24

There is an array related problem, the requirement is that time complexity is O(n) and space complexity is O(1).

If I use Arrays.sort(arr), and use a for loop to one pass loop, for example:

public static int hello(int[]A){
  Arrays.sort(A);
  for(int i=0;i<A.length;i++){
     ....................
  }
  return ....;

}

So the loop will cost O(n) time. My question is: will Arrays.sort() cost more time? If I use Arrays.sort(), will this time complexity still be O(n)? And will Arrays.sort() cost more space?

9
  • This doesn't specify the sorting algorithm used, so I don't see how it is answerable. Mar 21, 2014 at 23:59
  • 1
    @RobertHarvey: Unless one assumes Arrays.sort() to employ some magic, I think the question about what minimum time complexity it has is quite answerable, isn't it? Mar 22, 2014 at 0:01
  • 2
    It specifies Arrays.sort, so whichever algorithm that uses. It's hard to tell what language this is (guessing Java), but standard library sorts are almost always comparison sorts. Mar 22, 2014 at 0:01
  • 1
    Despite all of the nattering in the answers section below, the answer to your actual question is yes: sorting will in the average case take longer than O(n). Mar 22, 2014 at 0:18
  • 2
    Assuming you know enough about big-O complexity, you really should be asking "What's Arrays.sort's time and space complexity?", which is really a question which shows no research effort, as this is fairly well-documented. Mar 22, 2014 at 0:28

5 Answers 5

40

I am assuming you are talking about Java here.

So the loop will cost O(n) time, my question is that will Arrays.sort() cost more time?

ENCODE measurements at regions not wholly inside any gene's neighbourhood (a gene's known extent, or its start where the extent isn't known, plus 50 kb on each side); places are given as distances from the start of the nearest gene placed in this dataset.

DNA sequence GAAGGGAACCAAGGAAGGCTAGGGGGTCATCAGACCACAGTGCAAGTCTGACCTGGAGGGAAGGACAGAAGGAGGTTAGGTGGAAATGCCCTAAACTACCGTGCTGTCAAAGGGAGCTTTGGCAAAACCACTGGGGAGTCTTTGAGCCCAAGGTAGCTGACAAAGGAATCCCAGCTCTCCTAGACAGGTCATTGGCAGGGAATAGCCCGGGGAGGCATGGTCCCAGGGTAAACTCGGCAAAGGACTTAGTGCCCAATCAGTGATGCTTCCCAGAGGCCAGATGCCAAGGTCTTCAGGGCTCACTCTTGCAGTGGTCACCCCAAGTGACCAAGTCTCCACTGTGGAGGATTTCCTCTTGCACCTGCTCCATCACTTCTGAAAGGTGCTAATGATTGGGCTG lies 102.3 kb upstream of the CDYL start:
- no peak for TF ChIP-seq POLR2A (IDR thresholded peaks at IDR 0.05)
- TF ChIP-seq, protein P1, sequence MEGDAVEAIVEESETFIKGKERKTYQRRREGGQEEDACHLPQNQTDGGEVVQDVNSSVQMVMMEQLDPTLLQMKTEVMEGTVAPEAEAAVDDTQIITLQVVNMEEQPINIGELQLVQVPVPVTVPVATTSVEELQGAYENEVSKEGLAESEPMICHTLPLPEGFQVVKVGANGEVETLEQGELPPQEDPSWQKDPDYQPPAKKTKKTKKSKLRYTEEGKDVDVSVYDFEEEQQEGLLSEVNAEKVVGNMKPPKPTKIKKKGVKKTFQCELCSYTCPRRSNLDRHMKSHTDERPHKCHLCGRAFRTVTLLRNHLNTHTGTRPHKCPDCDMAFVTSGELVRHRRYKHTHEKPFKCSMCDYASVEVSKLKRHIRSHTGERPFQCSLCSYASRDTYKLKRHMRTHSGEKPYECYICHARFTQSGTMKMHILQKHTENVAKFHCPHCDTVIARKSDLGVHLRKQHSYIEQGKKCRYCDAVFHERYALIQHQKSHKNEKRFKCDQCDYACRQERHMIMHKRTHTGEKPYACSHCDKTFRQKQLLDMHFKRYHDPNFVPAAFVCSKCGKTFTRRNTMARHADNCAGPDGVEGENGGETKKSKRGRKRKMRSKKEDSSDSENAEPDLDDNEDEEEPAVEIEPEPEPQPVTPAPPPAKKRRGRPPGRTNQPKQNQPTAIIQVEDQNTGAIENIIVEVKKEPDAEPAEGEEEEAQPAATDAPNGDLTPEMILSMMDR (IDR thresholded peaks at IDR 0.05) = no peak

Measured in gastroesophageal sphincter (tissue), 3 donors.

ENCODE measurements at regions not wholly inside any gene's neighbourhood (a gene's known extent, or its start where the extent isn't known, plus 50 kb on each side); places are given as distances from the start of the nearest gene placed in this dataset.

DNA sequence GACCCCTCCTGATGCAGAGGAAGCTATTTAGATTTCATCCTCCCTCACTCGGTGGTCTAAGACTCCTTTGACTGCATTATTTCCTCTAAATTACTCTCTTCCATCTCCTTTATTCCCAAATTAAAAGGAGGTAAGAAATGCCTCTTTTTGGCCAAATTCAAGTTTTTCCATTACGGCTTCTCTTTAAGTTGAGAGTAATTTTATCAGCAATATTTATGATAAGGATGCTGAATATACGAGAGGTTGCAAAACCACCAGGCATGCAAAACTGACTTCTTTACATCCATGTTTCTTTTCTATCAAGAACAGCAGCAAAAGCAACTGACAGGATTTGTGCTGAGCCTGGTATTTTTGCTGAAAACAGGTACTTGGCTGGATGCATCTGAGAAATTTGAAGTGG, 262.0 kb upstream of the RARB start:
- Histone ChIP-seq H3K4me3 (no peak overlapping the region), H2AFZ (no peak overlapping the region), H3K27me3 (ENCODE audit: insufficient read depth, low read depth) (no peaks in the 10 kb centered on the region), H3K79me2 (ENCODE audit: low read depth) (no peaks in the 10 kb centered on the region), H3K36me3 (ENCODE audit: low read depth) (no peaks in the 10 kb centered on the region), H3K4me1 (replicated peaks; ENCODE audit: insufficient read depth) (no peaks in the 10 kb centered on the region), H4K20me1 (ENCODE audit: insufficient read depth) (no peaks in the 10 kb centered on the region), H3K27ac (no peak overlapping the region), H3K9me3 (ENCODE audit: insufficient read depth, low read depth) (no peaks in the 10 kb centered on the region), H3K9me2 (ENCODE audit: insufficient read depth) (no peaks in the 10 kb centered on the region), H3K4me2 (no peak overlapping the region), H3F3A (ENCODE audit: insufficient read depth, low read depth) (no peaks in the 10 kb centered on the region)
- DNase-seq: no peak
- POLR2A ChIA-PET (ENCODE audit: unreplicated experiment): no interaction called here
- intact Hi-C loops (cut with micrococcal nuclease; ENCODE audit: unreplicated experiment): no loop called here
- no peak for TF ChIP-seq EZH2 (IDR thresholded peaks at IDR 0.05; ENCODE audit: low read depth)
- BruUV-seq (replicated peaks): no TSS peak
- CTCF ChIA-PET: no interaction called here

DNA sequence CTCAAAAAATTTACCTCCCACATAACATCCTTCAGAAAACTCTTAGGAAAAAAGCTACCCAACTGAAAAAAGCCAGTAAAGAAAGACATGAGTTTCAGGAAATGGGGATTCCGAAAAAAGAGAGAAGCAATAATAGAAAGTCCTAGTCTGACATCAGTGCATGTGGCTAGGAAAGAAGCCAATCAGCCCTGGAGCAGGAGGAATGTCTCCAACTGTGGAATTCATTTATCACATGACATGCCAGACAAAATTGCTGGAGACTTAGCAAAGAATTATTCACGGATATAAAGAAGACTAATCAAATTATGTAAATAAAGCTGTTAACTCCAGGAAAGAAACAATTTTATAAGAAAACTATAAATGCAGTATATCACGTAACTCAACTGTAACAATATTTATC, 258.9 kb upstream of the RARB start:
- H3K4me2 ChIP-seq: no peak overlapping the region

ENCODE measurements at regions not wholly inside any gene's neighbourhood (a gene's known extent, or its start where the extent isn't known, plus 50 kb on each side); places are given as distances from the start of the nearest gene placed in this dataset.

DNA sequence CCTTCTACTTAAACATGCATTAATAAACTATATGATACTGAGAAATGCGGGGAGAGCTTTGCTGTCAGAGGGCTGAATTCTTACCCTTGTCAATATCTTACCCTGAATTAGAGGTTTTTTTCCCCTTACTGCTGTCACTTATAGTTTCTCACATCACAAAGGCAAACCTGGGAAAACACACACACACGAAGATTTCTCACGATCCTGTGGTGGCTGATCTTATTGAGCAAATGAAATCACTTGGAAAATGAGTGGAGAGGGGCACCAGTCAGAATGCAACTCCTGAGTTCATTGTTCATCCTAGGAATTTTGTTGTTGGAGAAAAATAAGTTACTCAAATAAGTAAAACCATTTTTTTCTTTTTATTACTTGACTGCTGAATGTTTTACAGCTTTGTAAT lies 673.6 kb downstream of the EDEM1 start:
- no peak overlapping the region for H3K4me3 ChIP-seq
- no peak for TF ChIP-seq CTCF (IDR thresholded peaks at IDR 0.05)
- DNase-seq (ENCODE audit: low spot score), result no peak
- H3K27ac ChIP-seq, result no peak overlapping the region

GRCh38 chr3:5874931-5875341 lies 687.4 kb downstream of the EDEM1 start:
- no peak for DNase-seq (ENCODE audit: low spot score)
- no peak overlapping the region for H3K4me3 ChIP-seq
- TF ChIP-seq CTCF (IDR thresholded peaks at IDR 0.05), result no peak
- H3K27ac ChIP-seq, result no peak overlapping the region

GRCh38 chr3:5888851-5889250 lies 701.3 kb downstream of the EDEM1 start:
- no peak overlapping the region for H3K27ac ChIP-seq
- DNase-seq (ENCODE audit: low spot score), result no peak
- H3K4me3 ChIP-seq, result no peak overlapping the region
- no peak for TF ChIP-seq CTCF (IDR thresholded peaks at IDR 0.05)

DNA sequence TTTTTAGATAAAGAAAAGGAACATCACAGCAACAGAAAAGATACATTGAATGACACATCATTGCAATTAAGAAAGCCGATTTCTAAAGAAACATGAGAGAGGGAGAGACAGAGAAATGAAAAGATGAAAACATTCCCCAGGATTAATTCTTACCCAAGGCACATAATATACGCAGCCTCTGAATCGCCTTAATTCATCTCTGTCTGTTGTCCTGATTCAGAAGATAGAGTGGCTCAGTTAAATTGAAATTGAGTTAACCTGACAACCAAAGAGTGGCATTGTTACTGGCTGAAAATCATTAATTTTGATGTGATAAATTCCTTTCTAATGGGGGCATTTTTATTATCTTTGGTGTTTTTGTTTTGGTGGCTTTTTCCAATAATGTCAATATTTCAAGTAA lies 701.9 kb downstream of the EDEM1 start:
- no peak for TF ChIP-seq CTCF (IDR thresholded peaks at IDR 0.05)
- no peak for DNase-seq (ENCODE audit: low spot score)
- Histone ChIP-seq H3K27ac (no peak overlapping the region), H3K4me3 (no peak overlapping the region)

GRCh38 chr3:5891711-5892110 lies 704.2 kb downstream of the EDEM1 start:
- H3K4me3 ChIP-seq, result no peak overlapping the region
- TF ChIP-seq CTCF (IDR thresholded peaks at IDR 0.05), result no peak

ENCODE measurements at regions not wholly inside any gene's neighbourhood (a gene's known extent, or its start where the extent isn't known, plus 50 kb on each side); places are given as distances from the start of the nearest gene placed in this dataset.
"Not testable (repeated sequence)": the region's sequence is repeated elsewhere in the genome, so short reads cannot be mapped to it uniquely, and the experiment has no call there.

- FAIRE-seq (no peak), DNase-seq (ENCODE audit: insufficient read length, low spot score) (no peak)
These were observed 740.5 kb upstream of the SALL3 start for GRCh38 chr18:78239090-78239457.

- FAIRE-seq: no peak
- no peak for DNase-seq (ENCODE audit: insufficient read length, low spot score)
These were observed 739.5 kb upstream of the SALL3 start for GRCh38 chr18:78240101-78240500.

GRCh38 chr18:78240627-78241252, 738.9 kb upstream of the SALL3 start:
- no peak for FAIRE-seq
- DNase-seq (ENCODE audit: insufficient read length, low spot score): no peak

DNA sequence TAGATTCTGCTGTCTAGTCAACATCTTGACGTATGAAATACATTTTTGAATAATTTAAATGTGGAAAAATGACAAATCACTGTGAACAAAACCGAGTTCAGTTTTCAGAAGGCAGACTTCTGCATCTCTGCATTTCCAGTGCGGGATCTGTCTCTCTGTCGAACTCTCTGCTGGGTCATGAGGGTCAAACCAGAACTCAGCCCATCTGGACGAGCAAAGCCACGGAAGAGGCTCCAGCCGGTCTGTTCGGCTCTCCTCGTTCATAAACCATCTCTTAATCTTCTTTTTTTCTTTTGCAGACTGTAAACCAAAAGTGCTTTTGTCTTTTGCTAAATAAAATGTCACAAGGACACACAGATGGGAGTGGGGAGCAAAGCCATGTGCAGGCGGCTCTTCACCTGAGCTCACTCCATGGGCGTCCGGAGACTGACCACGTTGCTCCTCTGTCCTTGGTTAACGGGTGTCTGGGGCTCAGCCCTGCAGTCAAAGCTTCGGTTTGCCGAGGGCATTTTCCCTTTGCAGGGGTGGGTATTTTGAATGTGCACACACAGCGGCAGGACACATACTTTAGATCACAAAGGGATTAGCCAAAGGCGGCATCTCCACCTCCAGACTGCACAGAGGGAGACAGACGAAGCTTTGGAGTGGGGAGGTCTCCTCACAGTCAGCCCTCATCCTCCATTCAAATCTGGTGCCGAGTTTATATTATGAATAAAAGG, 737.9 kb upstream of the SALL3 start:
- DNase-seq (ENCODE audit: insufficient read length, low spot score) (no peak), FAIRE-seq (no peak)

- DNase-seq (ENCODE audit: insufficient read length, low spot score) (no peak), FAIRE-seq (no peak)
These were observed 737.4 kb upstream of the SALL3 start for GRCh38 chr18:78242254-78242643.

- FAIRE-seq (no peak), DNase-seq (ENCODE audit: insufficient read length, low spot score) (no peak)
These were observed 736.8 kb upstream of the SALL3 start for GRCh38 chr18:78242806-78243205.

Yes, Arrays.sort(int[]) in all Java standard library implementations that I know, is an example of a comparison-based sort and thus must have worst-case complexity Ω(n log n). In particular, Oracle Java 7 uses a dual-pivot quicksort variant for the integer overloads, which actually has an Ω(n2) worst case.

and will Arrays.sort() cost more space?

In all likelihood it will use ω(1) space (which means another yes, the space usage is not O(1)). While it's not impossible to implement a comparison-based sort with only constant extra space, it's highly impractical.

That said, under certain conditions it is possible to sort specific types of data in linear time, see for example:

With a constant range of input integers (for example if abs(A[i]) <= C for some constant C), then counting sort and radix sort use indeed only O(n) time and O(1) space, so that might be useful.

14
  • According to the docs, theta(n log n) is incorrect for time and theta(1) is incorrect for space. my post has the information from the docs. Mar 22, 2014 at 0:04
  • @theSilentOne I have no idea what you're talking about, but I don't think you know what Ω means
    – Niklas B.
    Mar 22, 2014 at 0:06
  • It means a lower bound. n log n is not the lower bound, according to the docs. Mar 22, 2014 at 0:06
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    Correct me if I'm wrong, but saying that the sort has a lower bound of constant space isn't particularly meaningful - that applies to every single algorithm. Mar 22, 2014 at 0:14
  • 1